Device owners want a unified customer experience, says Sreevathsa Prabhakar of Servify

Speaking at TechSparks 2023 Mumbai edition, Sreevathsa Prabhakar, Founder and CEO of Servify, reveals the importance of offering device owners a complete customer experience, not one that’s limited to point of sale.

Device owners want a unified customer experience, says Sreevathsa Prabhakar of Servify

Thursday April 06, 2023,

4 min Read

Sreevathsa Prabhakar, Founder and CEO of Servify, has over the last decade seen the change in the device industry first-hand. His last corporate stint was at Nokia, which had over 40% market share globally in 2008. Over the next few years, the device industry saw many other options. In the early 2000s, India had about 80 million mobile phone subscribers. Today it is over 900 million.

Speaking at TechSparks 2023 Mumbai edition, he said businesses focused on distribution of products until 2009-2010.

“Anything thereafter, [there was] a liability of one year, the so-called manufacturer's warranty,” he explained at a discussion on ‘Elevating the customer journey for device owners’.

But with devices and gadgets becoming an integral part of our personal lives, manufacturers began to look at them in a different light. After-sales services and customer experiences started gaining prominence.

“Your phone is not just a communication device; it's a content platform. It's a commerce platform, and it's part of your lives. Consumers are willing to pay a subscription to keep them up to date - that’s why Servify decided to work with OEMs, or original equipment manufacturers,” Prabhakar said. 

A ‘one-company approach’ 

Many companies are now realising the importance of offering a complete experience, not just at point of sale. Say a customer’s TV stops working. They call the call centre, raise a request, and wait for a technician’s visit. But if the service team is not integrated with the call centre team, the technician won’t know what the problem is till they arrive at the customer’s place. This makes a “one-company approach” vital from design to end of life.

Prabhakar said many successful companies are now stitching the process together. “That’s where we come in - from the point of sale to the end of life,” he said.  

He gave the example of Apple to elaborate on the need to offer a unified experience. “When the iPhone was launched, people started looking at after-sales as a revenue opportunity. Today, Apple Care is a $16 billion business, the second largest profit pool for Apple. Apple [will] charge you, but [will] ensure you get a great experience. So, there is a huge opportunity,” he said.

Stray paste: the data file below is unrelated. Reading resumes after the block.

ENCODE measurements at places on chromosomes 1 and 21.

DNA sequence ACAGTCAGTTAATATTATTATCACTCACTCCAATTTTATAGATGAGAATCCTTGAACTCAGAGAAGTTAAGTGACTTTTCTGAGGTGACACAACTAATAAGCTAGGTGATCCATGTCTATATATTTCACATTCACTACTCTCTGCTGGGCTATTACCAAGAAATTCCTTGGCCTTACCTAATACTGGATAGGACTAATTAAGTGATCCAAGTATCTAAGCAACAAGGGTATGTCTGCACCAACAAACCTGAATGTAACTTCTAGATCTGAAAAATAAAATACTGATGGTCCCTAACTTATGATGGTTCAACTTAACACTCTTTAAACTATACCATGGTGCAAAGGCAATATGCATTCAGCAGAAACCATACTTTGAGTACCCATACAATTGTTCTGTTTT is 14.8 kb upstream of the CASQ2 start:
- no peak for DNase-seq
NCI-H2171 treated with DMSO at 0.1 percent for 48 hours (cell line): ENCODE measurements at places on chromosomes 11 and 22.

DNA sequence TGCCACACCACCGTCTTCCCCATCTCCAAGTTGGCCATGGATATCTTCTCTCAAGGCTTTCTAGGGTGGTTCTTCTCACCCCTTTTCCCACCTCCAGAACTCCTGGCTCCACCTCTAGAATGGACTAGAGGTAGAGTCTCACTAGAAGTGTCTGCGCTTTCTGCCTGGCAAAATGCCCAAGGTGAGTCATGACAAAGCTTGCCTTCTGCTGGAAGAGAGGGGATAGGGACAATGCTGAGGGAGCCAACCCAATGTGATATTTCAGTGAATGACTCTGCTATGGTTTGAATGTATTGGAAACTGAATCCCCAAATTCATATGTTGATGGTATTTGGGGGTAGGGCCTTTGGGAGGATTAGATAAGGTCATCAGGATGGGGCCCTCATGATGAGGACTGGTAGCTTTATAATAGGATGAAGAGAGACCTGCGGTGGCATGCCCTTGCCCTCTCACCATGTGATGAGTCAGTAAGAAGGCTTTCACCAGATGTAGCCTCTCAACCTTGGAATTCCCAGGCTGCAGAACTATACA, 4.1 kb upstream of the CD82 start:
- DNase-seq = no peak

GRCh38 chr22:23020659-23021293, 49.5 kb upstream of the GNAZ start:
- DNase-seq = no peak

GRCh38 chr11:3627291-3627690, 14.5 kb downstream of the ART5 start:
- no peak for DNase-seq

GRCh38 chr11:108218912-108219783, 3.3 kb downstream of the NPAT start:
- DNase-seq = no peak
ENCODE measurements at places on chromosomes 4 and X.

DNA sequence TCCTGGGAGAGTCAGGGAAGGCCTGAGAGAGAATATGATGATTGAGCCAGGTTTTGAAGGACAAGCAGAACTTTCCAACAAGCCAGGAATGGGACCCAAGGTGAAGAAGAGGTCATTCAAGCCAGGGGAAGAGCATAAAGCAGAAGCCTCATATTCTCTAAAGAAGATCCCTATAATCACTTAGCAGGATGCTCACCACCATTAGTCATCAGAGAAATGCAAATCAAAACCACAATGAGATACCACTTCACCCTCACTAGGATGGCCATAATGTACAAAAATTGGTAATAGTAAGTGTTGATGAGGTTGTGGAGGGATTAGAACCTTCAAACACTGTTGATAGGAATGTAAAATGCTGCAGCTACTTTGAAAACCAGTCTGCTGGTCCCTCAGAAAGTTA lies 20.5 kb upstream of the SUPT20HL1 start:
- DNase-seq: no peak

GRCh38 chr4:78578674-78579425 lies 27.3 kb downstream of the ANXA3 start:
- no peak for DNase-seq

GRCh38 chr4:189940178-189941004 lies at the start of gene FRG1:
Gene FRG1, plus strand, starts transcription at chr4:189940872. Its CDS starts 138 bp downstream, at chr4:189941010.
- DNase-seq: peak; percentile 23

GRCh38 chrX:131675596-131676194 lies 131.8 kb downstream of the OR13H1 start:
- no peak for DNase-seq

With companies today figuring out where they need to create impact as a brand, Prabhakar believes that the bigger challenge is to retain brand value.

Brands often launch new models to remain competitive, but they must maintain their reputation to stay relevant. This is why sales and after-sales are the bigger challenges today.

The Servify growth story 

Stitching services is not core to a lot of companies, which is the gap Servify is filling.

Servify is present in 130,000 outlets today, selling device care much like Apple Care or Samsung Care. The service is white-labelled by brands, but the product belongs to Servify.

“I think the first thing we are telling brands is that they have multiple revenue opportunities, including selling hardware and selling services. The latter is what most OEMs have never focused on, and we are saying we will bring that opportunity to you,” Prabhakar said.

The Servify founder added that if a company is promising future service for a damage incident, it comes under insurance – necessitating requisite licences. Servify completes this long process for brands.

It also helps build technology to ensure underwriting real time by creating contracts in the system and passing on all commissions to relevant parties that are involved, including the retail partner to OEM as royalty, etc.

“When the customer comes with a claim, we work on getting the entire after-sales service ecosystem on a common platform. That's the value that we deliver. The business that we are in, it's about a $150 billion business,” he said.

From a buying model to a subscription model 

When it comes to future trends, Prabhakar believes more brands will push for subscriptions of digital IDs like an Apple ID or a Samsung ID. He said OEMs are focusing on subscriptions for their services like a monthly free model. In those situations, customers will get upgrades whenever there is a new launch.

“I think that's where the market is moving - from a buying model to a subscription model, and from a one-time purchase to an evergreen subscription model,” Prabhakar said.